One of the greatest things about the DISC model is that it is completely nonjudgmental.
It does not differentiate between the DISC profiles as being better or worse. The DISC styles are just different. The descriptors used to identify the different DISC styles are simply words. For example, D-styles are described as “independent”, I-styles as “talkative”, S-styles as “patient” and C-styles as “analytical”. All of these words are just one of many that can be used to identify the different DISC-styles. However, they are all just adjectives that are not somehow better or worse.
You may hear some people refer to the DISC assessment as the “DISC test”. However, I recommend you do not use the term “DISC test”.
Why you may ask? When most people think about “test”, they associate it with a set of questions, problems, or the like, that are used to evaluate abilities, aptitudes, skills, or performance. Tests usually provide a score that ranks performance or somehow identifies how well one can accomplish something. DISC profiles do none of these. It is not a DISC test. On a DISC self-assessment you do not pass or fail.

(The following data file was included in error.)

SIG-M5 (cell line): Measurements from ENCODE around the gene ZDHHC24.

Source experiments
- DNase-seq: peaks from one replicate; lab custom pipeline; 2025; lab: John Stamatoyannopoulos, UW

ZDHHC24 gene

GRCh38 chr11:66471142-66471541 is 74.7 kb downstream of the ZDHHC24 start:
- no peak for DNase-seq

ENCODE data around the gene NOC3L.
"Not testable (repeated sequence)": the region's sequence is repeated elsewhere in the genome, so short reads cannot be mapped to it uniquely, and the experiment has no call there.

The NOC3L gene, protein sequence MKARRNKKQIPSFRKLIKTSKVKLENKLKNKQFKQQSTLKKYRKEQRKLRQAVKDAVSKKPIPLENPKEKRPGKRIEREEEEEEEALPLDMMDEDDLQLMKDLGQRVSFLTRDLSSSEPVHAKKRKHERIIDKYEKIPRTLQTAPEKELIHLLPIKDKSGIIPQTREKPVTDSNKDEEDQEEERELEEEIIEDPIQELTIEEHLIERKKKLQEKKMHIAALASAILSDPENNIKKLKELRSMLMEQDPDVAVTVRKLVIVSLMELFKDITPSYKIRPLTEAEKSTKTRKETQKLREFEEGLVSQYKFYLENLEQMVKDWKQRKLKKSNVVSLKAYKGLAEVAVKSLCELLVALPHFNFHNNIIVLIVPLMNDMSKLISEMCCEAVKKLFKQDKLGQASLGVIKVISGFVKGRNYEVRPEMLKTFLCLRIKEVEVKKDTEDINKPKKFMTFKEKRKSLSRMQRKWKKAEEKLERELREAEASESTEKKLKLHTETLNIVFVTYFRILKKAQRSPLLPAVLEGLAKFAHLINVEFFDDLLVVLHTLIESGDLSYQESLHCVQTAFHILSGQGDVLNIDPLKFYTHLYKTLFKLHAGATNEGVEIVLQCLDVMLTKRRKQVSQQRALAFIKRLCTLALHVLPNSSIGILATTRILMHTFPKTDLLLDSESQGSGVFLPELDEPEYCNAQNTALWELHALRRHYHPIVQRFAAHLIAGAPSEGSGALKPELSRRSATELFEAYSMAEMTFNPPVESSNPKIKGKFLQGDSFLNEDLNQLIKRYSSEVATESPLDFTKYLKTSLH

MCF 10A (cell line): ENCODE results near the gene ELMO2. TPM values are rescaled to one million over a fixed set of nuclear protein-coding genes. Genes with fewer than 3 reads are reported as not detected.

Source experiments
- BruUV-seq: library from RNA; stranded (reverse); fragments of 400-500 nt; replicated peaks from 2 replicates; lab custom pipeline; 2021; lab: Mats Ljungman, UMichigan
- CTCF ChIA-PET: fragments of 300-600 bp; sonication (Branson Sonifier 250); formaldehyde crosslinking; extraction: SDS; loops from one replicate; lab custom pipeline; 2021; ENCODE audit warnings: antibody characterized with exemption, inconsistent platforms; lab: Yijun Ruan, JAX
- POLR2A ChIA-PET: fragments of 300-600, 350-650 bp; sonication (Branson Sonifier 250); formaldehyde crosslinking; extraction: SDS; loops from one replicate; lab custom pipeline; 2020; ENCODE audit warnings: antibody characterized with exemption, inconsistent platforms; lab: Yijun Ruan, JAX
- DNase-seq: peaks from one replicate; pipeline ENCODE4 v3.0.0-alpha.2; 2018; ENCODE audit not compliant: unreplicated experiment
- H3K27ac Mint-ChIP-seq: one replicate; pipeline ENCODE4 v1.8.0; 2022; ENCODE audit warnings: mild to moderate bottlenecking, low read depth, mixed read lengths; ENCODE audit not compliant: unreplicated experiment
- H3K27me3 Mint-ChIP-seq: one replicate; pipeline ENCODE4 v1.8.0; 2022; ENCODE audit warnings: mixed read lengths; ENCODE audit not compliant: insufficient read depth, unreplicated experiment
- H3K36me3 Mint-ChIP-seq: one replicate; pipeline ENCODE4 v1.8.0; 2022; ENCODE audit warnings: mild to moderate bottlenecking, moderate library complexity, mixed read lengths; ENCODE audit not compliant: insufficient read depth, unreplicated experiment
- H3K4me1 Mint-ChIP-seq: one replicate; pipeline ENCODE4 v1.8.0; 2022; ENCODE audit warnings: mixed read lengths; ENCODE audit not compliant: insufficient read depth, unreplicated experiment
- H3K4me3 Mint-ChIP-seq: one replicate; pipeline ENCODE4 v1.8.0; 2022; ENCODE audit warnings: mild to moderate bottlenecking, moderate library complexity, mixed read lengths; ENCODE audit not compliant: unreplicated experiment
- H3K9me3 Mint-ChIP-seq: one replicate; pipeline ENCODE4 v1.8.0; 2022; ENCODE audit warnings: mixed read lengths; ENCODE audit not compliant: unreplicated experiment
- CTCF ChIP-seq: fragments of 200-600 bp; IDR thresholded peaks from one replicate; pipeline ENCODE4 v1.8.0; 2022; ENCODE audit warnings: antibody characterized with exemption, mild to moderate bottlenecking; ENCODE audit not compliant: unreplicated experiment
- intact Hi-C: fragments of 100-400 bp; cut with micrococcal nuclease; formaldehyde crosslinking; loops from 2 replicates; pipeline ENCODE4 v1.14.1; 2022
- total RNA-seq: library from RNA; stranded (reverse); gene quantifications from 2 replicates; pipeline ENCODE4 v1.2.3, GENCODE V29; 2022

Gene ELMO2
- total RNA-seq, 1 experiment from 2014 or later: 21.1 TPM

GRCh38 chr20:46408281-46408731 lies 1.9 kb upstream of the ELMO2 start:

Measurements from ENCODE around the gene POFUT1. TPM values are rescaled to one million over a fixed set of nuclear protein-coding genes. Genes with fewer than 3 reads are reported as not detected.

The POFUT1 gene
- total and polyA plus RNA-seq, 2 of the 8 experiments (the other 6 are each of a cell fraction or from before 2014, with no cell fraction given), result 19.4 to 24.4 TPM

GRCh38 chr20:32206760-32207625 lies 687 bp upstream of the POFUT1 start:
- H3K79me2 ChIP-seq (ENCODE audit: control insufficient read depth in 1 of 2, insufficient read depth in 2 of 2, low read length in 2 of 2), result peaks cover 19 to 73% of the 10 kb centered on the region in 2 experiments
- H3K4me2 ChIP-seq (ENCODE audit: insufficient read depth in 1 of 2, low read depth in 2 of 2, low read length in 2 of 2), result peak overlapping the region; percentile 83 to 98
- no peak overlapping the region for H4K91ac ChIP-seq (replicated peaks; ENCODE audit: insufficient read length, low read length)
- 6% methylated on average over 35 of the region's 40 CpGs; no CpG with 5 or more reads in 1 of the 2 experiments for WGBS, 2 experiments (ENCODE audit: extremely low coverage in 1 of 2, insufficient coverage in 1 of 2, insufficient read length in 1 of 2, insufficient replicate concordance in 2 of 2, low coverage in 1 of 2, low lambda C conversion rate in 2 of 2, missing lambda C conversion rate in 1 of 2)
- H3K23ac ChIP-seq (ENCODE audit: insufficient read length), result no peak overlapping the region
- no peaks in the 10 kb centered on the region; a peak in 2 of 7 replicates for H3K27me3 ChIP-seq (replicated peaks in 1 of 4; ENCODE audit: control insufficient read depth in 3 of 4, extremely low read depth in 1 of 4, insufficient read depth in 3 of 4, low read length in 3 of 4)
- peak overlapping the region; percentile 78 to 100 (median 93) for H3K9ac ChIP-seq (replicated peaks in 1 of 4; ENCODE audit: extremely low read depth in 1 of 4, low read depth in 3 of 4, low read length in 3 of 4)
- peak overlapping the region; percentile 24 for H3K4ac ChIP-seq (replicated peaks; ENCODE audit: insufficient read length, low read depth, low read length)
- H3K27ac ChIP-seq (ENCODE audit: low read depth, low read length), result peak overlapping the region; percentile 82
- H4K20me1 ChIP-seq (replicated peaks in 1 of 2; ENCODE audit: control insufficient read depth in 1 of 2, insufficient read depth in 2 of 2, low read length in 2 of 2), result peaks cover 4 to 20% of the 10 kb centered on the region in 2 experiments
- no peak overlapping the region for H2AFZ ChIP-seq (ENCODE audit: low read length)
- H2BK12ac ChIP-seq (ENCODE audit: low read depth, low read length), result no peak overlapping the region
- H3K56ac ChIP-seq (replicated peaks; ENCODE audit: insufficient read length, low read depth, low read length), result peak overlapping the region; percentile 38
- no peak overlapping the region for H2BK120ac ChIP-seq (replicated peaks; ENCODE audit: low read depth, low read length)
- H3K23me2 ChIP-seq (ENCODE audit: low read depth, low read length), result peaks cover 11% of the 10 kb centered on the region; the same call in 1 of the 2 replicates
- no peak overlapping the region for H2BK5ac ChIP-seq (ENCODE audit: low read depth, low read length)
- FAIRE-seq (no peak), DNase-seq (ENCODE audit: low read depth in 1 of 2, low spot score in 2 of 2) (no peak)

When respondents are asked to take a “DISC test”, they may not be in the best state of mind to complete a DISC assessment. They could perceive there are right and wrong answers. As a result, they start to feel pressure and ponder what the “right” answers could be instead of answering based on their natural, gut reactions. Basically, this interferes with the DISC questionnaire process.
Instead of “DISC test”, here are just a few suggestions:
- DISC questionnaire
- DISC inventory
- DISC assessment
- DISC survey
- DISC profile
Using one of these will ensure a better user experience by removing any perceived, unnecessary pressure.
Finally, remember to ask the respondents to complete the questionnaire without interruption and in their native language. It is critical they do so in order to achieve valid results. The Extended DISC Assessment has over 70 languages available.